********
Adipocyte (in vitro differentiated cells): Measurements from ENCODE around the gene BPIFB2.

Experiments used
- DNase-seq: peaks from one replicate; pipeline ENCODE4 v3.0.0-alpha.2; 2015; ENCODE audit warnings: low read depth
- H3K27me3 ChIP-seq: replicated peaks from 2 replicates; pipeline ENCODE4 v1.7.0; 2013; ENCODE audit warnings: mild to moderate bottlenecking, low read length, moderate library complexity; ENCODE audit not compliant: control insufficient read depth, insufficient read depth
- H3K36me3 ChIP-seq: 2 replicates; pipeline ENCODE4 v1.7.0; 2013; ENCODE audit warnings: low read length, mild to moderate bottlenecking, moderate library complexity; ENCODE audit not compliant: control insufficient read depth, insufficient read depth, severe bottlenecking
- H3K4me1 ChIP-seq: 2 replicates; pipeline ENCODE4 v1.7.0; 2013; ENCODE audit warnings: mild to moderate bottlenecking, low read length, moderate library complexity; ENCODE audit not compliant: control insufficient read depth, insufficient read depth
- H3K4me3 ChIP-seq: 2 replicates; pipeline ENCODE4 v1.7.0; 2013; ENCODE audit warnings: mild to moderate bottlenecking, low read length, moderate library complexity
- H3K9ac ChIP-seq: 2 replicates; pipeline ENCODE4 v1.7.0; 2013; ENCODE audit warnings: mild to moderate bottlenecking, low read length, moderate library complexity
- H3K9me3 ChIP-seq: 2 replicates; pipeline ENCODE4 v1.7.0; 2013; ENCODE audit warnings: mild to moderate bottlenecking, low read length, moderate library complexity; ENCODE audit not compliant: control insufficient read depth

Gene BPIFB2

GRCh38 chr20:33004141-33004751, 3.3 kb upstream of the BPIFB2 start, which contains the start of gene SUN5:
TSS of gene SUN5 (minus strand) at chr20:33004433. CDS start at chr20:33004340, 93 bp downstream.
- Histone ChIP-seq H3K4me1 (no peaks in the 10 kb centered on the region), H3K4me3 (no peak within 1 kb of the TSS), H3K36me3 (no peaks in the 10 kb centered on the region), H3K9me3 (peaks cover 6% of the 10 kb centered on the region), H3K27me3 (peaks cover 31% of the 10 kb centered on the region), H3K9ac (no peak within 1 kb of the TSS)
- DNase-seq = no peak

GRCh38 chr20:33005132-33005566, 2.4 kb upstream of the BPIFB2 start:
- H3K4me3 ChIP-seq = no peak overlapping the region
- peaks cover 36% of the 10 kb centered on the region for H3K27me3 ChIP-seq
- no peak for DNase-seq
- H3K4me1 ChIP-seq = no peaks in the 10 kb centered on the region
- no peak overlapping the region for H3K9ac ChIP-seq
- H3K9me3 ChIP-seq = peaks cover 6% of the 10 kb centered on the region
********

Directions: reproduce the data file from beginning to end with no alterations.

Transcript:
Adipocyte (in vitro differentiated cells): Measurements from ENCODE around the gene BPIFB2.

Experiments used
- DNase-seq: peaks from one replicate; pipeline ENCODE4 v3.0.0-alpha.2; 2015; ENCODE audit warnings: low read depth
- H3K27me3 ChIP-seq: replicated peaks from 2 replicates; pipeline ENCODE4 v1.7.0; 2013; ENCODE audit warnings: mild to moderate bottlenecking, low read length, moderate library complexity; ENCODE audit not compliant: control insufficient read depth, insufficient read depth
- H3K36me3 ChIP-seq: 2 replicates; pipeline ENCODE4 v1.7.0; 2013; ENCODE audit warnings: low read length, mild to moderate bottlenecking, moderate library complexity; ENCODE audit not compliant: control insufficient read depth, insufficient read depth, severe bottlenecking
- H3K4me1 ChIP-seq: 2 replicates; pipeline ENCODE4 v1.7.0; 2013; ENCODE audit warnings: mild to moderate bottlenecking, low read length, moderate library complexity; ENCODE audit not compliant: control insufficient read depth, insufficient read depth
- H3K4me3 ChIP-seq: 2 replicates; pipeline ENCODE4 v1.7.0; 2013; ENCODE audit warnings: mild to moderate bottlenecking, low read length, moderate library complexity
- H3K9ac ChIP-seq: 2 replicates; pipeline ENCODE4 v1.7.0; 2013; ENCODE audit warnings: mild to moderate bottlenecking, low read length, moderate library complexity
- H3K9me3 ChIP-seq: 2 replicates; pipeline ENCODE4 v1.7.0; 2013; ENCODE audit warnings: mild to moderate bottlenecking, low read length, moderate library complexity; ENCODE audit not compliant: control insufficient read depth

Gene BPIFB2

GRCh38 chr20:33004141-33004751, 3.3 kb upstream of the BPIFB2 start, which contains the start of gene SUN5:
TSS of gene SUN5 (minus strand) at chr20:33004433. CDS start at chr20:33004340, 93 bp downstream.
- Histone ChIP-seq H3K4me1 (no peaks in the 10 kb centered on the region), H3K4me3 (no peak within 1 kb of the TSS), H3K36me3 (no peaks in the 10 kb centered on the region), H3K9me3 (peaks cover 6% of the 10 kb centered on the region), H3K27me3 (peaks cover 31% of the 10 kb centered on the region), H3K9ac (no peak within 1 kb of the TSS)
- DNase-seq = no peak

GRCh38 chr20:33005132-33005566, 2.4 kb upstream of the BPIFB2 start:
- H3K4me3 ChIP-seq = no peak overlapping the region
- peaks cover 36% of the 10 kb centered on the region for H3K27me3 ChIP-seq
- no peak for DNase-seq
- H3K4me1 ChIP-seq = no peaks in the 10 kb centered on the region
- no peak overlapping the region for H3K9ac ChIP-seq
- H3K9me3 ChIP-seq = peaks cover 6% of the 10 kb centered on the region